Robots will take over: Hitachi

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 15 Dec 2017   Posted by admin

Image: Hitachi.


WITHIN a decade Australian mines will be operated almost entirely by autonomous machines, according to global group Hitachi.

Game-changing technologies such as remote and integrated operation centres, driverless vehicles, and advanced analytics are set to be “commonplace” across the entire industry by 2030.

“Such advances in technology are predicted to increase productivity and reduce costs by up to 25 per cent, which will have a significant impact on retaining Australia’s competitiveness in the Asia Pacific region, in addition to major positive social impacts such as the ability for mining employees to work in metropolitan areas,” Hitachi stated.

“Hitachi also predicts that by 2030 most mines will have fully integrated IoT systems that will connect all mining operations to central analytics hubs where strategic decisions can be made and implemented thousands of kilometres away from the mining site.”

Hitachi’s views were echoed days later by Anglo American technical director Tony O-Neill at the Mines and Money conference in London.

Mr O-Neill said in five to seven years “the industry that everybody currently knows will be unrecognisable” and Anglo’s employees of the future would only need to focus on managing the company’s relations with Governments and communities near its mines.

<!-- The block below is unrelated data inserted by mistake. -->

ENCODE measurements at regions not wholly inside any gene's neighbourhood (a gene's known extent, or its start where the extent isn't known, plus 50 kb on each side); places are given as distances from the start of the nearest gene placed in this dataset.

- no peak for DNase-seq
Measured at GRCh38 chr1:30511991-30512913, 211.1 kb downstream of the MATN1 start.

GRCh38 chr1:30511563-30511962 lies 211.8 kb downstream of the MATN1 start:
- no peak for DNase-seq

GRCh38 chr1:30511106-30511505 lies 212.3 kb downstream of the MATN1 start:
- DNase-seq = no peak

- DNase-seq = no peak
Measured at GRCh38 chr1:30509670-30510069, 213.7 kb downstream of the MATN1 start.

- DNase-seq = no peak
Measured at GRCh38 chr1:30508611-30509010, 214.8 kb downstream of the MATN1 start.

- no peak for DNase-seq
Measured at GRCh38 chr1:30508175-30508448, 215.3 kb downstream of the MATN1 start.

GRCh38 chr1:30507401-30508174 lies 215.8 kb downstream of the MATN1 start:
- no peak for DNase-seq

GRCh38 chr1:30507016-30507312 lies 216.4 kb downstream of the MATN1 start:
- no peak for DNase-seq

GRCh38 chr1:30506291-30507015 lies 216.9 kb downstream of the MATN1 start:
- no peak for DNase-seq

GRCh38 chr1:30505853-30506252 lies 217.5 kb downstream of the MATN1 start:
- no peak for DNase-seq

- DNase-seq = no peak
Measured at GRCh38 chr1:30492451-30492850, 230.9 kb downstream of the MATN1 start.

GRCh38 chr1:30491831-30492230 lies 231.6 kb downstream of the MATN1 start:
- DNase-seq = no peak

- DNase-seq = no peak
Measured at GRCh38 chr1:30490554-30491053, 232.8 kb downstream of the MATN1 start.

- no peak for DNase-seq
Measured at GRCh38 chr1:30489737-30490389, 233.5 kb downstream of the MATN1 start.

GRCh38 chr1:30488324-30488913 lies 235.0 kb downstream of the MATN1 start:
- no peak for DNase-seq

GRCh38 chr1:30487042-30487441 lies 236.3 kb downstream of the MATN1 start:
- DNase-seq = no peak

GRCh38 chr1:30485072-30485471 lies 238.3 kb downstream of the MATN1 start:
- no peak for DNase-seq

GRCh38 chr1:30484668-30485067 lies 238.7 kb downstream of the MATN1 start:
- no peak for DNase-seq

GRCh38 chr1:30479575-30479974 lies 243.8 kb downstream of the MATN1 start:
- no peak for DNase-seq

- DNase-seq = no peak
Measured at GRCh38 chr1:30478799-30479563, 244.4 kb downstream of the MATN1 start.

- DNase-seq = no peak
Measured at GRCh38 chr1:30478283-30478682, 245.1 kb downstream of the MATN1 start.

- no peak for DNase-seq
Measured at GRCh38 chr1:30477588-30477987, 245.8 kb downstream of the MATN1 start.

Bots or software that could execute solutions would be essential to underground mining, he added.

Technologies of this scale were already being rolled out by some of the nation’s biggest producers— BHP, Rio Tinto, and more recently Fortescue Metals Group and Roy Hill.

In December Rio Tinto iron ore chief executive Chris Salisbury announced in 2018 the Rio Tinto board will seek approval to develop an “intelligent” iron ore mine at a cost of $2.2 billion.

The Koodaideri project would produce about 40 million tonnes of iron ore a year from as early as 2021, and incorporate the latest innovations.

“We will bring all our technologies into a single place with a mine that is purpose-built to adapt those technologies,” Mr Salisbury told Reuters.

“We are calling it our intelligent mine.”